INSERT INTO [dbo].[authenticated_DBs] VALUES (DB_ID('ContainedDatabase'));
GO

The next step is to identify which all databases can allow login process. In our example, make sure we have made an entry for “master” and the database called “ContainedDatabase” based on the script from the other blog post.

-- Step 3 - Create the Logon Trigger to restrict the login available
-- This logon trigger will verify the current logon matches with one of the authorized DBs.
-- If it does, it allows the logon process to continue,
-- otherwise
it will rollback, causing the session to terminate
CREATE TRIGGER Logon_authenticated_dbs
ON ALL SERVER FOR LOGON
AS
BEGIN
IF
NOT (EXISTS(SELECT * FROM [dbo].[authenticated_DBs] WHERE dbs IN (SELECT authenticating_database_id
FROM sys.dm_exec_sessions
WHERE session_id = @@spid)))
ROLLBACK;
END;
GO

The Logon Trigger is the tricky part of this whole blog. You can be innovative with other parameters too. But be careful when playing with Logon triggers as this can lock you out of your SQL Server instance. Please use it carefully and cautiously.

SELECT * FROM [dbo].[authenticated_DBs]

I am showing the two entries that are on my local machine at the moment. We will try to mimic the login process and see what happens.

-- Step 5 - Delete an entry from our table and check by logging in.
-- Your [ContainedDatabase] database id might not be 7. Change appropriately
DELETE [dbo].[authenticated_DBs] WHERE dbs = 7
-- Try to connect again using ContainedUser
-- ContainedUser
fails to connect due to trigger
INSERT INTO [dbo].[authenticated_DBs] VALUES (DB_ID('ContainedDatabase'));
GO
-- Try connect again as ContainedUser. Now it should work.

If you are have an entry into our authenticated table and are a valid user in the “Containeddatabase”, then the Login process will succeed as shown below.

If the entry into the table [dbo].[authenticated_DBs] is removed, we will be presented with an error message as shown below.

We are likely to get a similar error message if we are connecting to a contained database which was created by a user and the DBA has not given explicit rights by adding an entry into the server node.

USE MASTER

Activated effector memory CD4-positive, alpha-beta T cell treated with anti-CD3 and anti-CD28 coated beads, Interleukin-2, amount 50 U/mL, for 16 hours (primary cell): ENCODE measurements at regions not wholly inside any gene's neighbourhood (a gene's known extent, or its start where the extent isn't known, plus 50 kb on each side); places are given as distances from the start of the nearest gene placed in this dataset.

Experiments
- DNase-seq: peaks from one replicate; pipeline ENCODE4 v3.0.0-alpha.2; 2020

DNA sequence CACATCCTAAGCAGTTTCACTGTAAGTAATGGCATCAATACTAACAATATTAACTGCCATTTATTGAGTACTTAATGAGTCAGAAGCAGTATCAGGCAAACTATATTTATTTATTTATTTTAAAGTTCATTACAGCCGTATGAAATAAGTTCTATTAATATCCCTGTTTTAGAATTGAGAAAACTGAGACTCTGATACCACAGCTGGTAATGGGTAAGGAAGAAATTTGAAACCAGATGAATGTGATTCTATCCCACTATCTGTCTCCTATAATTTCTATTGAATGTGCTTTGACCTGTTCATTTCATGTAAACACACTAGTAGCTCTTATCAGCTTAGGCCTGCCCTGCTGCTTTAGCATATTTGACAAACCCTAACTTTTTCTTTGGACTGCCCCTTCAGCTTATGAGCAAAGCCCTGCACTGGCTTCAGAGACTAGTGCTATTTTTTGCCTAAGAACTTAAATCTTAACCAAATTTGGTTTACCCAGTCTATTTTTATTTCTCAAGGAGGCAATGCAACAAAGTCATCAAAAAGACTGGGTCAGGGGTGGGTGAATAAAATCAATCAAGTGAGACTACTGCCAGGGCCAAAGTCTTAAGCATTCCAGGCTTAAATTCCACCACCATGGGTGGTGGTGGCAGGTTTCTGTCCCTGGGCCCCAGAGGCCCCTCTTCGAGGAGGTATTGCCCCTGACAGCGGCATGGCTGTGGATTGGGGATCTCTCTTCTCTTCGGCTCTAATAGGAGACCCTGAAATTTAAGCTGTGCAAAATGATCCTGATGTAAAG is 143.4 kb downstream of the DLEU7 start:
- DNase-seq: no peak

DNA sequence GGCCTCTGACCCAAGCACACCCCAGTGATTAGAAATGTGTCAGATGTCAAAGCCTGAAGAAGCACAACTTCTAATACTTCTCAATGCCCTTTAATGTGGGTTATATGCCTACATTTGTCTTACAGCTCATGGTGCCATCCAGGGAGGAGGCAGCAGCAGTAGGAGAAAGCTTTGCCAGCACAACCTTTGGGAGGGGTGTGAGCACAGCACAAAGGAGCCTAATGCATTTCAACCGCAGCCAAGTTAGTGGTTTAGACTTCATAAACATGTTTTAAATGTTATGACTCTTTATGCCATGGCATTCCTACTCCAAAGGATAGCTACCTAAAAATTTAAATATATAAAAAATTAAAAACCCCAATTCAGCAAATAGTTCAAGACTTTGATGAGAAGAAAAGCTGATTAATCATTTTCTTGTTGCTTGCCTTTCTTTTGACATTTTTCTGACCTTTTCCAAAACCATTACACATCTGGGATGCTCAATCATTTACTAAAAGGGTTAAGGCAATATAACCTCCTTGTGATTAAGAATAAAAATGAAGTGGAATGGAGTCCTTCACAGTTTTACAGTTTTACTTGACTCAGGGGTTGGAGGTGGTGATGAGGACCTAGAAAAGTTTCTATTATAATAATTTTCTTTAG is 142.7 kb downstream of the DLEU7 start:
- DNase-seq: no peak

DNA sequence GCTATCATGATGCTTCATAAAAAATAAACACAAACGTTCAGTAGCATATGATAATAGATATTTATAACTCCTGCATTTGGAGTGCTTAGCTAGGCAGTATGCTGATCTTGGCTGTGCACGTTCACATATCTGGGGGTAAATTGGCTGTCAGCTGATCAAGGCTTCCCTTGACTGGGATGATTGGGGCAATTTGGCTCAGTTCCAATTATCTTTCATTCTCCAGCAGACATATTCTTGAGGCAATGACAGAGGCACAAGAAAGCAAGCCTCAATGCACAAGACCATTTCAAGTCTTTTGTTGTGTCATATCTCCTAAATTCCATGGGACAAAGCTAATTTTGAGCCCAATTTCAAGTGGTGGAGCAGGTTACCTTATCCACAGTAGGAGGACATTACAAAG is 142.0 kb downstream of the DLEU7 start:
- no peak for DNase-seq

GO
-- CAUTION: If you forget to do this and drop the table authenticated_DBs then you need to manually delete this trigger or else you can't get into master too
DROP TRIGGER Logon_authenticated_dbs
ON ALL SERVER
GO
DROP TABLE authenticated_DBs
GO

In case you write a bad trigger which is always going to fail then you would be locked out from the server. In those situation DAC connections can help. I have written this earlier

SQL SERVER – Fix : Error : 17892 Logon failed for login due to trigger execution. Changed database context to ‘master’.

Please make sure to do the cleanup else you are likely to get errors if you are using this script for testing purposes and are an user of Contained Databases in your environments.

Reference: Pinal Dave (https://blog.sqlauthority.com)

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6 Comments. Leave new

  • Hi,
    Below query is always returning master database id irrespective of login user default database.
    Could you please tell me how to get correct database Id ? I am new to sqlserver and have very limited knowledge. Your response is really appreciated

    SELECT authenticating_database_id
    FROM sys.dm_exec_sessions
    WHERE session_id = @@spid

    Reply
  • Thanks for your immediate response. What about NT authentication method ?

    Reply
  • I am writing logon trigger to restrict logins based on client machine . Logon trigger works fine with instance level. But my requirement is to restrict logins for specific databases.( contained and non contained ). Our production instance has more than 40 databases. I need to restrict logins for only three databases. We are using SQL Server and NT authentication to login into database. Any help to address my issue is really appreciated.

    Reply
  • How to create trigger to log on server alret

    Reply